FE368 The Trading Game (T-Game)1 John J. VanSickle and Amir Drusbosky2 1. This is EDIS document FE368, a publication of the Department of Food and Resource Economics, Florida Cooperative Extension Service, Institute of Food and Agricultural Sciences, University of Florida, Gainesville, FL. Published January 2003. Please visit the EDIS website at http://edis.ifas.ufl.edu. 2. John J. VanSickle, Professor and Director, International Agricultural Trade and Policy Center, Department of Food and Resource Economics; and Amir Drusbosky, OPS Technical, UF-FACTS Project, Department of Food and Resource Economics, Florida Cooperative Extension Service, Institute of Food and Resource Economics, Institute of Food and Agricultural Sciences, University of Florida, Gainesville, FL. The Institute of Food and Agricultural Sciences is an equal opportunity/affirmative action employer authorized to provide research, educational information and other services only to individuals and institutions that function without regard to race, color, sex, age, handicap, or national origin. For information on obtaining other extension publications, contact your county Cooperative Extension Service office. Florida Cooperative Extension Service/Institute of Food and Agricultural Sciences/University of Florida/Christine Taylor Waddill, Dean. The Trading Game (T-Game) program is a tool to help students and industry practitioners learn more about trading commodities on the futures exchanges. The T-Game was designed by John VanSickle, Director of the International Agricultural Trade and Policy Center, Department of Food and Resource Economics, Institute of Food and Agricultural Sciences, University of Florida. The T-Game simulation is available at http://tgame.ifas.ufl.edu. The T-Game is a commodity-trading simulator that allows users to buy and sell commodity futures contracts, using delayed quotes from the commodity exchanges. The available commodities information comes from the Chicago Board of Trade, the Chicago Mercantile Exchange, and the New York Board of Trade. Currently, only agricultural contracts are traded. This program is used in classrooms by universities and county Extension offices around the country (e.g., the University of Florida and Auburn University). Its use of nearly-real-time data makes it unique among the futures simulations available. The T-Games web-based interface allows professors to monitor the progress of their students, and allows students access to their individual accounts from any computer with an Internet connection. The T-Game performs the brokerage functions with which a typical trader would deal if trading these commodities in the real world. Transactions are submitted by the trader on an electronic form that is a part of the simulation. The T-Game first checks the account status of the trader to ensure there are sufficient funds to support the trading fees and the margin requirements for that trade and grabs a current price quote to complete the trade. Once a trade is executed, the T-Game then tracks the account by monitoring the current status of all open positions and the amount of money available for trading. In addition, the simulation does a nightly maintenance routine which checks the current status of the account to ensure there is sufficient capital to meet the maintenance margin requirements for all current open positions given the daily settlement price for each contract. The T-Game also keeps a log of all transactions for each account. When the trading period ends, the instructor is given a report for each trader and a summary of activity for all traders. Currently, the T-Game is being expanded to allow trading of more contracts from a greater number of exchanges. Additional products include metals, energy, and financial contracts from the Minneapolis Grain Exchange, Kansas City Board of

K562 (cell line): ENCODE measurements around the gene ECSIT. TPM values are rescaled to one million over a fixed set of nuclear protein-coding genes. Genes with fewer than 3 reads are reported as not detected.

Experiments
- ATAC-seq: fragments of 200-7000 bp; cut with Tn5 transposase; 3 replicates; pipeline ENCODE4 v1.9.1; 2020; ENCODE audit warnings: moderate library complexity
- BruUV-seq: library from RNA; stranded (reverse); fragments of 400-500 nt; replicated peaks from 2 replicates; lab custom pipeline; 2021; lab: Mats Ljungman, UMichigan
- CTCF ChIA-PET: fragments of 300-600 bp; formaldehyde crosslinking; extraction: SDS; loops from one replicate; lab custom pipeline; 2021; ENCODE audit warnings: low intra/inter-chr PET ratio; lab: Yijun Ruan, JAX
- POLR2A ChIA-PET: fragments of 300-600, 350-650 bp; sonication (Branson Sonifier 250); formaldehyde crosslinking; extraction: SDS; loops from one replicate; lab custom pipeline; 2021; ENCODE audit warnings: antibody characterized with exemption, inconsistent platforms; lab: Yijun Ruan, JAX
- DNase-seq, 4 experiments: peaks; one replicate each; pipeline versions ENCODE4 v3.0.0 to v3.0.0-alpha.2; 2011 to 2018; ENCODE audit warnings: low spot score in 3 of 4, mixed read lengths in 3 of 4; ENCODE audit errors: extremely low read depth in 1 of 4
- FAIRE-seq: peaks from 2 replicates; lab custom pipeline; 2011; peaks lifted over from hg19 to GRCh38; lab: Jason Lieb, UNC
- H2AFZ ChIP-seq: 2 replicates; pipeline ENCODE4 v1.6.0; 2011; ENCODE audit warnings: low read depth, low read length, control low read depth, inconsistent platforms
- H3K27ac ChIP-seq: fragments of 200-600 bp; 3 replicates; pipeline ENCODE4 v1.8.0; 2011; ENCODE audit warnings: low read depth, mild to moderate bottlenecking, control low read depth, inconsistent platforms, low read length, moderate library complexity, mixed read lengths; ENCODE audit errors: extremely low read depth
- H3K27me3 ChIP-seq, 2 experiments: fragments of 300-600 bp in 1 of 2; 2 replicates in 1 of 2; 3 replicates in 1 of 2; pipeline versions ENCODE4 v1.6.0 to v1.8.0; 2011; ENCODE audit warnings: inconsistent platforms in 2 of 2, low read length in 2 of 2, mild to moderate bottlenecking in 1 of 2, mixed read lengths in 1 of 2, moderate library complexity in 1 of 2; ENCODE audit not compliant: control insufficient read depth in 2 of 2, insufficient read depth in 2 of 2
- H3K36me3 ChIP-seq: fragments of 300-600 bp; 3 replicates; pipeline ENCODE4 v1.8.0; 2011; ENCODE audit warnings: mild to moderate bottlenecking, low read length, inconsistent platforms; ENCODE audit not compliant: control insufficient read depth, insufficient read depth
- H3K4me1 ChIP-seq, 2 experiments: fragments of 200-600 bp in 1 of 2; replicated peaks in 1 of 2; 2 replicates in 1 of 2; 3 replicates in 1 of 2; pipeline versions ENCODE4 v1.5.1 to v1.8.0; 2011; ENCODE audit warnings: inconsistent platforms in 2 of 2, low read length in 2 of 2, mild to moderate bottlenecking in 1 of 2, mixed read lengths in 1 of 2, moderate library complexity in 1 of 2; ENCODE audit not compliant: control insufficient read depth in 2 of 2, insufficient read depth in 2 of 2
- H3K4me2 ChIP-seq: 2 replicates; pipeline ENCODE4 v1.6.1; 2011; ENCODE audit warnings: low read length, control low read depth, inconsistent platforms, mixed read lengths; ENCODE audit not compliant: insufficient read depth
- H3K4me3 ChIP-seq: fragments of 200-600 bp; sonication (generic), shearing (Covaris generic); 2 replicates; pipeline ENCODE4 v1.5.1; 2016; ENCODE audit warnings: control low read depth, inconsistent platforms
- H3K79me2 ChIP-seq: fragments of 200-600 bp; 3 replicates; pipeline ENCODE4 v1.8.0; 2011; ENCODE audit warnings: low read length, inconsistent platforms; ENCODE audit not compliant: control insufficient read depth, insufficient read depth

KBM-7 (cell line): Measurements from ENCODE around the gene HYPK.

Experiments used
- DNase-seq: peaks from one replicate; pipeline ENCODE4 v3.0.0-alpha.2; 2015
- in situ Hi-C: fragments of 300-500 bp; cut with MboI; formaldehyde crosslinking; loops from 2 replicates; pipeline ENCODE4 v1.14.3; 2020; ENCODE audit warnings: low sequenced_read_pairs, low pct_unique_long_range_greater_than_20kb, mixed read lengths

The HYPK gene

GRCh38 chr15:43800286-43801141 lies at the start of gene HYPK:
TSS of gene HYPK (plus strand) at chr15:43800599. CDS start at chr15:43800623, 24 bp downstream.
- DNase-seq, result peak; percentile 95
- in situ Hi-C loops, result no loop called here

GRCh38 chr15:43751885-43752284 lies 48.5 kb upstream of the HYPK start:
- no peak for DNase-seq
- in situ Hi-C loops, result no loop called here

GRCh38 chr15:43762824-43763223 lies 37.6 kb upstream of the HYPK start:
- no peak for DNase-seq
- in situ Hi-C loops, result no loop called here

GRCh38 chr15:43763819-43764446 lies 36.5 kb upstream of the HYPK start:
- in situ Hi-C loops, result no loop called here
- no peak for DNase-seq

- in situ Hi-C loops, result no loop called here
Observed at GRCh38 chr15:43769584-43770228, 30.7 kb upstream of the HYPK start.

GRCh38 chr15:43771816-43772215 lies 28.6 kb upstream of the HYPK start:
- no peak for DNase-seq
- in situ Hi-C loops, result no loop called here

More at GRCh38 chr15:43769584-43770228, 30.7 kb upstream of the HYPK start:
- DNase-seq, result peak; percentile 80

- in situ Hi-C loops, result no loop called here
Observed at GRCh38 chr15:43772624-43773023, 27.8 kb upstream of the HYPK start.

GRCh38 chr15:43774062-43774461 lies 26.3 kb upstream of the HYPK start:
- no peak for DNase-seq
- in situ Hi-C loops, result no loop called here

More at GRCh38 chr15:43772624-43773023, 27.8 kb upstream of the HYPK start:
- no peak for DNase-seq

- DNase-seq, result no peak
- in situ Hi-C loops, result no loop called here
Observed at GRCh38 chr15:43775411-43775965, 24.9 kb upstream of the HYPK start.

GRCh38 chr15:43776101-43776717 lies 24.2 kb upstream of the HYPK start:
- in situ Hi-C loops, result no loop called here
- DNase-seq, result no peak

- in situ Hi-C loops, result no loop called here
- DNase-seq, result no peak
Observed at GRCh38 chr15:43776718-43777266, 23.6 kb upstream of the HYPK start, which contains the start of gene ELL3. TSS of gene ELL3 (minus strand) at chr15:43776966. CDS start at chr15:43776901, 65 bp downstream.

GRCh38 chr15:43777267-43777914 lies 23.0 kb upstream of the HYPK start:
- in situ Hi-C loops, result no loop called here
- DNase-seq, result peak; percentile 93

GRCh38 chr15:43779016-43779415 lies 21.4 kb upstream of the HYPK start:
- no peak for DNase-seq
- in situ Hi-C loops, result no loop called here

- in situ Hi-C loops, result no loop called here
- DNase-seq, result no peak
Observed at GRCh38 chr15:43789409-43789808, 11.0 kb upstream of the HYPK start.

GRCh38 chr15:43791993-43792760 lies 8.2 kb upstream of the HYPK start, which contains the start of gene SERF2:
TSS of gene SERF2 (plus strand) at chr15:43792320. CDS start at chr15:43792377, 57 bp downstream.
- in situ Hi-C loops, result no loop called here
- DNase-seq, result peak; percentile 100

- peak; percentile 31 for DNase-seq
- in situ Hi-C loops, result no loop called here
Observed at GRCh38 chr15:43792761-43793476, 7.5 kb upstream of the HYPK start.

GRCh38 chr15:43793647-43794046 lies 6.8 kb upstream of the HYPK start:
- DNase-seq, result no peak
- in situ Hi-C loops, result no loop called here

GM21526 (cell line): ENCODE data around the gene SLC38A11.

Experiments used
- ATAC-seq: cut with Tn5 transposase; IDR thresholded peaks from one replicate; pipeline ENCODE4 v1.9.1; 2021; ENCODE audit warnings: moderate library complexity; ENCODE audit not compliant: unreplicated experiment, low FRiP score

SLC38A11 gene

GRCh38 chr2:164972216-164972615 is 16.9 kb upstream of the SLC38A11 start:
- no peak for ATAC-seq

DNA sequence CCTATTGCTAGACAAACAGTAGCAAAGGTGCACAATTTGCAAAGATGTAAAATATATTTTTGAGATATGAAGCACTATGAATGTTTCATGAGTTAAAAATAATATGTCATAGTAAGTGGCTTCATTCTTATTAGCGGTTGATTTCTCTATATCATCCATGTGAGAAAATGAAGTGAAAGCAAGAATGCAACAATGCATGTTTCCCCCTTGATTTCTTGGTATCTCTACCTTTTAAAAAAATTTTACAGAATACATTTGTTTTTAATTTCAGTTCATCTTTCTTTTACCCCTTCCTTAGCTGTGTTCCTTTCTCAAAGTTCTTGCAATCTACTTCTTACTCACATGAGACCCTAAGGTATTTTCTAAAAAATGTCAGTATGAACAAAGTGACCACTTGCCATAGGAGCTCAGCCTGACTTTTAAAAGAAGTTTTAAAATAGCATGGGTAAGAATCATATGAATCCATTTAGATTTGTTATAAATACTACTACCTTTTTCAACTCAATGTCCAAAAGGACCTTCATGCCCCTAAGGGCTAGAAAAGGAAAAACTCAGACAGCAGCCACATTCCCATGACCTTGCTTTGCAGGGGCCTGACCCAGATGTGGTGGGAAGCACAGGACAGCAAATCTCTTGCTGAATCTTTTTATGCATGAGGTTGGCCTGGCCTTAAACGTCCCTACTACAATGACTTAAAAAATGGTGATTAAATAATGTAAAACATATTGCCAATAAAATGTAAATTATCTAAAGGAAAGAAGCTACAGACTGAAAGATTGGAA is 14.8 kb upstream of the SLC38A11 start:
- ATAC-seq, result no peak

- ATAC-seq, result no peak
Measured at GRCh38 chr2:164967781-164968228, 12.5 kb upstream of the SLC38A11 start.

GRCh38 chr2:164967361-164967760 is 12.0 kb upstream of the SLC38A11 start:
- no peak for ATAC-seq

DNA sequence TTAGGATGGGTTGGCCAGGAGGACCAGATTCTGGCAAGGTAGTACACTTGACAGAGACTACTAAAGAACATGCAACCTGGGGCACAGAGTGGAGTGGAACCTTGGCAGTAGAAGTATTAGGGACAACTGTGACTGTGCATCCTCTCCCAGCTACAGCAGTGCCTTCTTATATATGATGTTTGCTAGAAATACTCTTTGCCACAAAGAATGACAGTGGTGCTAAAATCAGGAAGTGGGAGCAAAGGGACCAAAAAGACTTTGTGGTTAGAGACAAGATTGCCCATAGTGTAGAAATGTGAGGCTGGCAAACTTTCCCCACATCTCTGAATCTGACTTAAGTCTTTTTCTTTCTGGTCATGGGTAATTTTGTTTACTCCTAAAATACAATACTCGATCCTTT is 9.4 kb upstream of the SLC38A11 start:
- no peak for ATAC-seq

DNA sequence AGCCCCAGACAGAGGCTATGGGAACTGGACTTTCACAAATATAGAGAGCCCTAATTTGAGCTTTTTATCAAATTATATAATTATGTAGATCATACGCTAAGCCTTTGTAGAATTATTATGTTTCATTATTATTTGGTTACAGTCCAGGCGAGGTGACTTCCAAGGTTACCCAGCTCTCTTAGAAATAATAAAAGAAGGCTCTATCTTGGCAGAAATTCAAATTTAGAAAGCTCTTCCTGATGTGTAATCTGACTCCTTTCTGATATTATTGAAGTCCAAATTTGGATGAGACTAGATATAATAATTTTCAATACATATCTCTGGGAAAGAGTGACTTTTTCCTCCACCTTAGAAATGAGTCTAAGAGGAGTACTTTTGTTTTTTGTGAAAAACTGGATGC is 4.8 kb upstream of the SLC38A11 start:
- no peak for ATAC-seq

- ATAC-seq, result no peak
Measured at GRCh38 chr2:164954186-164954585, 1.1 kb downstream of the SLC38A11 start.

The Trading Game (T-Game) 2 Trade, New York Mercantile Exchange, etc. The forthcoming version will also move to a faster data feed, bringing the price delay down to a number of milliseconds. The T-Game is an invaluable tool to anyone who wishes to learn more about the futures and options markets. Its use in the classroom is growing at the University of Florida and other institutions around the country.